The death is announced from the Hague of M. Louis Couperus, the author, at the age of sixty. He was of Dutch parentage, and he spent his early years in Java, but returned to Holland while still a young man to complete his studies. He was, however, a cosmopolitan both by temperament and practice. He travelled widely, and his work had an international rather than a merely Dutch acceptance. He found an admirable translator in M. Teixeira de Mattos, who made his fiction well known in the English tongue. His first tale, ‘Eline Vere’, written in 1889, gave him an international reputation. It was followed by ‘Footsteps of Fate’,Ga naar eindnoot1 ‘Ecstasy’, ‘Majesty’, and ‘Psyche’; and in a different vein by his ‘Book of Small Souls’ and his ‘Old People and Things that Pass’. These both deal at length and minutely with characters of Dutch-Indo-society, the former tracing the growth of a family through several generations somewhat in the manner of Mr. Galsworthy’s ‘The Forsytes’; and the latter involving them in tragedy.
Like M. France,Ga naar eindnoot2 he tried, too, the reconstruction of antiquity in fiction, and, of this vein his ‘The Tour’Ga naar eindnoot3 is the best known example. For a full consideration of his versatility we still lack an English translation of his ‘Korte Arabesken’.
M. Couperus had something of Meredith in his fondness for chiselling a subtle phrase; something of D’Annunzio in the richness and warmth of his style.
He was the guest at a public dinner in this country two years ago, when the chairman, Mr. Stephen McKenna,Ga naar eindnoot4 paid him a high tribute as one who could notably ‘project his own spirit into the bodies of his creatures’.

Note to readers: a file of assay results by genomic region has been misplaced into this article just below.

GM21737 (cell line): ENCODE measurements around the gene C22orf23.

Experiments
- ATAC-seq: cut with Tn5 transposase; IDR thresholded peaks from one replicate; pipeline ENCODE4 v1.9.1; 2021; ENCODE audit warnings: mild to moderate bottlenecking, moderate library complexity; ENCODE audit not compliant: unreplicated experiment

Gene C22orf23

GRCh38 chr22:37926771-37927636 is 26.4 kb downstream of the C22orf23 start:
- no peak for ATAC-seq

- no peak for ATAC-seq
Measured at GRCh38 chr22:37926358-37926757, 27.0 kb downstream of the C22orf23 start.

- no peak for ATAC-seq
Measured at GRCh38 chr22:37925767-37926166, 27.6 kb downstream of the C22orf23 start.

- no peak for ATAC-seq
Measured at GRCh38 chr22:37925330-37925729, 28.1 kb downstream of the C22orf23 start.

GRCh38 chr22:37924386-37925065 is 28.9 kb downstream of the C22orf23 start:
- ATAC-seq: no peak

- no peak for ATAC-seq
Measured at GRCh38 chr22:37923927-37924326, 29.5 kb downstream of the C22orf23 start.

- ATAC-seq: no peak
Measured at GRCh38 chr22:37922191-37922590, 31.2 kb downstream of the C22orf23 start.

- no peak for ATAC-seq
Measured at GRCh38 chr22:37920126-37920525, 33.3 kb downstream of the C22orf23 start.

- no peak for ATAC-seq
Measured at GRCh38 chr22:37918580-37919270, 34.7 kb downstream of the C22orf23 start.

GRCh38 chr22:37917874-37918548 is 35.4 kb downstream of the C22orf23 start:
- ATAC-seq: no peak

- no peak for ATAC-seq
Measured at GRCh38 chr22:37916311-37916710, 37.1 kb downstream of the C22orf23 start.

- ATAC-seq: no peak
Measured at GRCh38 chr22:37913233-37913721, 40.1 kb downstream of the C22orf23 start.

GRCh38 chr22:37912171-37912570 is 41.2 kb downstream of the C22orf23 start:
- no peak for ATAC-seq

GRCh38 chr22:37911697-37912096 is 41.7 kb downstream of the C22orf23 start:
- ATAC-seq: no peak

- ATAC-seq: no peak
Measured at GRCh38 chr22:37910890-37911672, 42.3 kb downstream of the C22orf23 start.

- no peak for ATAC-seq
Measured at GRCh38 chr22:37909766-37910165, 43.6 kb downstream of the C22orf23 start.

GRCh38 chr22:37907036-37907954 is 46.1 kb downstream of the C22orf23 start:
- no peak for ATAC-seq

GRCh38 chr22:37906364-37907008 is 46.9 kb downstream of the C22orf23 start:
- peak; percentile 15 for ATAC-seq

(The Manchester Guardian, 19 juli 1923)
Couperus’s Last Novel
The death of Louis Couperus last July robbed Holland not of only her most distinguished writer, but of her only modern novelist of world-wide reputation. There have been English and French versions of several of Couperus’s novels, both at the beginning of his writing career and in the past four or
five years: but those readers who do not know Dutch or German – most of Couperus’s work can be had in the latter tongue – will hardly realize the extraordinary versatility which characterized his collected writings, fiction, essays, impressionist sketches. The attention given more recently to what may be called the ‘realistic social novels’- such as the ‘Book of the Small Souls’ and ‘Old People and the Things that Pass’ – may lead to the neglect of the other side of Couperus’s genius – what one may call the archeological, mythological, pagan, romantic.
This novel (Het zwevende Schaakbord (The Hovering Chessboard); Amsterdam: Maatschappij voor Goede en Goedkoope Lectuur) is distinctly in the second category: in that class which, one cannot help feeling, the novelist enjoyed writing, although it would be impossible to assert that he was invariably better in this vein than in his delineations of modern Dutch life. It is enough that we have here a very good illustration of the learned and academic trait in Couperus’s literary character. The story is inspired by a Middle Dutch Arthurian poem, the ‘Roman van Walewein’, which two Dutch poets, Penninc and Pieter Vostaert, wrote in the first half of the thirteenth century. Couperus first read it in the course of his language studies, and later realized the possibilities of a narrative which, in the original – the suppositions French source is lost – ranks high among the episodic Arthurian romances. Its subject is the appearance of a magic chessboard one day at Arthur’s Court and the King’s desire to possess it. Walewein (Gawain) undertakes the search. The chessboard is in the possession of King Wonder, who promises it in exchange for the beautiful Isabel. But, of course, Isabel and Gawain, when they meet, fall in love with each other; and after various adventures Gawain succeeds in taking back the chessboard and in making Isabel his bride.